Two of the most commonly asked questions asked of your physician are “Do I have cancer?” and, “How do I know I am cured of cancer?” For the first time the same test may be able to answer both.
The holy grail of cancer diagnostics and therapeutics in the second decade of the twenty-first century is the detection of the first, or last, cancer cell. For years oncologists have developed therapies that have allowed patients to achieve seeming disappearance of their disease, only to have it return. How can we tell the cancer is cured? Can we use this technology to tell when cancer first develops?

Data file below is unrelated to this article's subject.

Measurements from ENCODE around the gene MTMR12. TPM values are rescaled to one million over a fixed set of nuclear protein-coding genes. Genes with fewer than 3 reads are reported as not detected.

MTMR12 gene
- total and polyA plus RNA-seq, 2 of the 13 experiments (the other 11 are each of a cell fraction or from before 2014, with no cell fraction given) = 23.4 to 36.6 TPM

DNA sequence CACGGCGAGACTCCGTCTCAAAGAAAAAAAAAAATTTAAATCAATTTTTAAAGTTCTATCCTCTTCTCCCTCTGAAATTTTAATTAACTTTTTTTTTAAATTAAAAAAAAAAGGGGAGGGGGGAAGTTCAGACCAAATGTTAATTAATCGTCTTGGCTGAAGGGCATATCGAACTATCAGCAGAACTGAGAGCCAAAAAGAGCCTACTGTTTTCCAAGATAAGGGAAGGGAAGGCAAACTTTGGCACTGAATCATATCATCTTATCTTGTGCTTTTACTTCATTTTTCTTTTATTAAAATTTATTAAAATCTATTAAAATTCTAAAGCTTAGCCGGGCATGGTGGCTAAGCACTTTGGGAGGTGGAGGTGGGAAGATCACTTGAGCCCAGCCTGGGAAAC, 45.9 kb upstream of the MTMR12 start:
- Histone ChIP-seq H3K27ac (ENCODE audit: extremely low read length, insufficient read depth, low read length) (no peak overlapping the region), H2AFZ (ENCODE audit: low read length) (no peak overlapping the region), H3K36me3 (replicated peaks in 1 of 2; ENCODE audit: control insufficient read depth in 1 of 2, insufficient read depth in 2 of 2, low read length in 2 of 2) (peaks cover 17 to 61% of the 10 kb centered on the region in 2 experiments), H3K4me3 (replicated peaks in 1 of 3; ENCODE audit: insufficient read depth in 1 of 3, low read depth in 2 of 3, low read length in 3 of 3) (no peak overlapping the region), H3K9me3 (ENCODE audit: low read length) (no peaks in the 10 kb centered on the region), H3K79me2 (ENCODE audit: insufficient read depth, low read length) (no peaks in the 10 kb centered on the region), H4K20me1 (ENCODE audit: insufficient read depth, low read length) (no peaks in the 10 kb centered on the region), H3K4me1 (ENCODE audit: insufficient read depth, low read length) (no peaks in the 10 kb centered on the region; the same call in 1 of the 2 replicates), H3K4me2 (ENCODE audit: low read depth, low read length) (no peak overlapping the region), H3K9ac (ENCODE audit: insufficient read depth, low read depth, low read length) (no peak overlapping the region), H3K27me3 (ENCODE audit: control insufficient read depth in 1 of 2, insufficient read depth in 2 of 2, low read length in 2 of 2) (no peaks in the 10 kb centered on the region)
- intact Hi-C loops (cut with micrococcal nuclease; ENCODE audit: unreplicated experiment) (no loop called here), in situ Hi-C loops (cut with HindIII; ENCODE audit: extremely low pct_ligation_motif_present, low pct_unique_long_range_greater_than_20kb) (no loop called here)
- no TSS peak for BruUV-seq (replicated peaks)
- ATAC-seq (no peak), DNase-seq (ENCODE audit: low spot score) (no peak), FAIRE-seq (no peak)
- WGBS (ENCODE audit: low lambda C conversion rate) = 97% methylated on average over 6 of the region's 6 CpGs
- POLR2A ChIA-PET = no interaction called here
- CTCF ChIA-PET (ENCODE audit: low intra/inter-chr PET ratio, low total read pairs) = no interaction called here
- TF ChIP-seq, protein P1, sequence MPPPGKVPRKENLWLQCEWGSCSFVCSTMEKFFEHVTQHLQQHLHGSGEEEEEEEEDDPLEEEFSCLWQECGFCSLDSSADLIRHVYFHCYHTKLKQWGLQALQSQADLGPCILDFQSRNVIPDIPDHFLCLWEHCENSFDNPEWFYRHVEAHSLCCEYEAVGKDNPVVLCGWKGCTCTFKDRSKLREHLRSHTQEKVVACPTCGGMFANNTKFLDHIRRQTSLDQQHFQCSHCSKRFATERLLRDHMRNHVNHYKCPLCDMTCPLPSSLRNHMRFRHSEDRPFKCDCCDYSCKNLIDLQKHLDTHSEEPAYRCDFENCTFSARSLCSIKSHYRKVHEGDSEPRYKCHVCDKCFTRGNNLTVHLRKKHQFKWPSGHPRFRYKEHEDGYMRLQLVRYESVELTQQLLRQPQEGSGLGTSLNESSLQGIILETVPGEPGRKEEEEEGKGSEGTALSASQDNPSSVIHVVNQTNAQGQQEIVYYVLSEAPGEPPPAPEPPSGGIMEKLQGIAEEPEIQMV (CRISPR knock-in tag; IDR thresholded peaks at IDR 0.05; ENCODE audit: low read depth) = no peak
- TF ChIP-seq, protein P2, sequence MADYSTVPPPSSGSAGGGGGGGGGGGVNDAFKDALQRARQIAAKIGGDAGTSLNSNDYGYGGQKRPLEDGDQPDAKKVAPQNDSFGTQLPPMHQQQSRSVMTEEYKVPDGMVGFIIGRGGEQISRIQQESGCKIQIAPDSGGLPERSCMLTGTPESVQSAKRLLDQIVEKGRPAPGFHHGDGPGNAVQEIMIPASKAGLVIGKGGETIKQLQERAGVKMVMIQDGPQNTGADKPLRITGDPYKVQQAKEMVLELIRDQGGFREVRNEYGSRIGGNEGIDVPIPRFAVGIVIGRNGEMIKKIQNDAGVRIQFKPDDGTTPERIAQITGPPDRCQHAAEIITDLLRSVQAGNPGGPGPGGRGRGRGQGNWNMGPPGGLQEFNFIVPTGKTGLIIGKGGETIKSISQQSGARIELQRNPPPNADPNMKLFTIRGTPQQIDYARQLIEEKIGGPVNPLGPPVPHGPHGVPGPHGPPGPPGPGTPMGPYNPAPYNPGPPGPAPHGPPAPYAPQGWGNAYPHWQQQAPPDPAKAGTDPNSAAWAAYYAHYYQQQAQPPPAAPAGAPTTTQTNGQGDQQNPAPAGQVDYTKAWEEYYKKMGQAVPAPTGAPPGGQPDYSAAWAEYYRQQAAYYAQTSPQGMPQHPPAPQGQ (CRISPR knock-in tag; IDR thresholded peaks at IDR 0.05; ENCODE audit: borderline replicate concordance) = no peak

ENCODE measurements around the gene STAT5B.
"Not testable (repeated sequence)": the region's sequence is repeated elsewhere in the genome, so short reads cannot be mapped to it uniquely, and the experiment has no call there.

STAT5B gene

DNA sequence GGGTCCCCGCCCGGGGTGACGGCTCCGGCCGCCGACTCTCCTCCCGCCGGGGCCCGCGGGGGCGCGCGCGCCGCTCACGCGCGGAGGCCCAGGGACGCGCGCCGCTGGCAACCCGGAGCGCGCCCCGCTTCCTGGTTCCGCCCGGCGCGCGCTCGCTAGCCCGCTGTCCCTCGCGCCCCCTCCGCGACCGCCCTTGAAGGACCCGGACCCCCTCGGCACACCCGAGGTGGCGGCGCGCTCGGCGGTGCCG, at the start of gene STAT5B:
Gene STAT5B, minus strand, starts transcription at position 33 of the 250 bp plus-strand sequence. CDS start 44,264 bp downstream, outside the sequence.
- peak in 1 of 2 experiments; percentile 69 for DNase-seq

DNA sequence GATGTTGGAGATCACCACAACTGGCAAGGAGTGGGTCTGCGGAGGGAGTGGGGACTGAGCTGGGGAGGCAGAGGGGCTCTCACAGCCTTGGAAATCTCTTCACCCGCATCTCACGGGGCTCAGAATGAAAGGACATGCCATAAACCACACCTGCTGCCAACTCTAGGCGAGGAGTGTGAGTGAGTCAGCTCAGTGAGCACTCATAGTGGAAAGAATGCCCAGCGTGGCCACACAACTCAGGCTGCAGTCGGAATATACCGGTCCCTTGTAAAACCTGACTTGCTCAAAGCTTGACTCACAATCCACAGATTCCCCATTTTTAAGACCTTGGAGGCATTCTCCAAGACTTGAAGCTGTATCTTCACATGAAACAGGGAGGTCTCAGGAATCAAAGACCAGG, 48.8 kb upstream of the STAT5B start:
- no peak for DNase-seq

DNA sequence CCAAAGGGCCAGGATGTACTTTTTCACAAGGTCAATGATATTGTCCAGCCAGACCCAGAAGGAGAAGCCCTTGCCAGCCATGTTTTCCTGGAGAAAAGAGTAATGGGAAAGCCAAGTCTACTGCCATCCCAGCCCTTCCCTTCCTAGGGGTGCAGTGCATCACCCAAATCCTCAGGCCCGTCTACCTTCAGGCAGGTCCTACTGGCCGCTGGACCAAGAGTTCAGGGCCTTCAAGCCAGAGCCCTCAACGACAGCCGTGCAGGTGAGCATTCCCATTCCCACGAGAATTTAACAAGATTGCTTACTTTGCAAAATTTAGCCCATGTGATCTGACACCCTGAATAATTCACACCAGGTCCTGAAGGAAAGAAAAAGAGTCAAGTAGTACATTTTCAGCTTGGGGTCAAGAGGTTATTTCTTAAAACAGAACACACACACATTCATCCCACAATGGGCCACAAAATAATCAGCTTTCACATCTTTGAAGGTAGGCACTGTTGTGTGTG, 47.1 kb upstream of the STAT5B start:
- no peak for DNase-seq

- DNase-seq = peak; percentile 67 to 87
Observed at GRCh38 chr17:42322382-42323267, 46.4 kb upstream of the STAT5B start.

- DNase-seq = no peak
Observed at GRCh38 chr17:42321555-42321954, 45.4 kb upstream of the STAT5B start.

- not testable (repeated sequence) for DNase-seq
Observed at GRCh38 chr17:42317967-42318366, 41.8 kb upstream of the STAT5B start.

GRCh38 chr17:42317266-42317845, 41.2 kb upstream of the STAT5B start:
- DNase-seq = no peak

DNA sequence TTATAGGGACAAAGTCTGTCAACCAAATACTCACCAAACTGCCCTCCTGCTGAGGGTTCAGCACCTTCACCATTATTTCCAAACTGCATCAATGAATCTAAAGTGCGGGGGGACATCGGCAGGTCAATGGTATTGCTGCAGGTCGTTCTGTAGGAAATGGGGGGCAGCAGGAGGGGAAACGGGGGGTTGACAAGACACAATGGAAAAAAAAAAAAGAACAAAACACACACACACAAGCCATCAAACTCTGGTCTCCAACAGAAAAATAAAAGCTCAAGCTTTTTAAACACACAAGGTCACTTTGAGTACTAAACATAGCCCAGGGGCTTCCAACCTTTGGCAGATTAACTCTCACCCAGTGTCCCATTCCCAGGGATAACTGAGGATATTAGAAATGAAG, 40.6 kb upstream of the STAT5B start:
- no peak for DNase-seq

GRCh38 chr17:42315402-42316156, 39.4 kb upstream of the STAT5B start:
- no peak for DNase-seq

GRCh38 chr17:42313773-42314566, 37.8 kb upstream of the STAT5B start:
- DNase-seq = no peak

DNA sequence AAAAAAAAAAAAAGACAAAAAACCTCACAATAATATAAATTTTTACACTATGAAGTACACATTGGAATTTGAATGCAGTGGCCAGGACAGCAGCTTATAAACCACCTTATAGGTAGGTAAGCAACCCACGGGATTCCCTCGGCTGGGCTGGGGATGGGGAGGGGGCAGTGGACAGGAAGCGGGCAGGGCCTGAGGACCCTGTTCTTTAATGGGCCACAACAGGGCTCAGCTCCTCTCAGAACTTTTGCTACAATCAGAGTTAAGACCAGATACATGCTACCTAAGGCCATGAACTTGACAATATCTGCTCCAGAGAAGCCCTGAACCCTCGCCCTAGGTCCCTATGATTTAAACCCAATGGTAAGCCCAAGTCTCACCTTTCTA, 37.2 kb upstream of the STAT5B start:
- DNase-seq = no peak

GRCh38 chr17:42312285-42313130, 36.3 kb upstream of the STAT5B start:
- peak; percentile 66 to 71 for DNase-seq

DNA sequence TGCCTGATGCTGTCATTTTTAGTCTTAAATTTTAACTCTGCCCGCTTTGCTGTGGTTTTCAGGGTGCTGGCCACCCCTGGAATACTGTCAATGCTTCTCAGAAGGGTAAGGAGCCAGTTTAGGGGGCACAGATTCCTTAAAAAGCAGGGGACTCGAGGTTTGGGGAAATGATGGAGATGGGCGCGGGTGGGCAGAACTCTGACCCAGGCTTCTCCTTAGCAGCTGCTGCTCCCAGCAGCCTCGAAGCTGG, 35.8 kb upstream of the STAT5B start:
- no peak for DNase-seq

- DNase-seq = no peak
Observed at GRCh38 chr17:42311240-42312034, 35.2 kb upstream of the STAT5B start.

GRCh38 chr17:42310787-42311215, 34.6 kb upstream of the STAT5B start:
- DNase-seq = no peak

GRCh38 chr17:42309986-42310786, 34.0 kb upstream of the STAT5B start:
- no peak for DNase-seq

The answer may be close at hand. A partnership between Veridex, a subsidiary of Johnson & Johnson, and the Massachusetts General Hospital (Harvard Medical School) is closing in on that needle in a haystack. Scientists have developed new strategies to detect that needle – a single cancer cell in the bloodstream among billions of normal cells.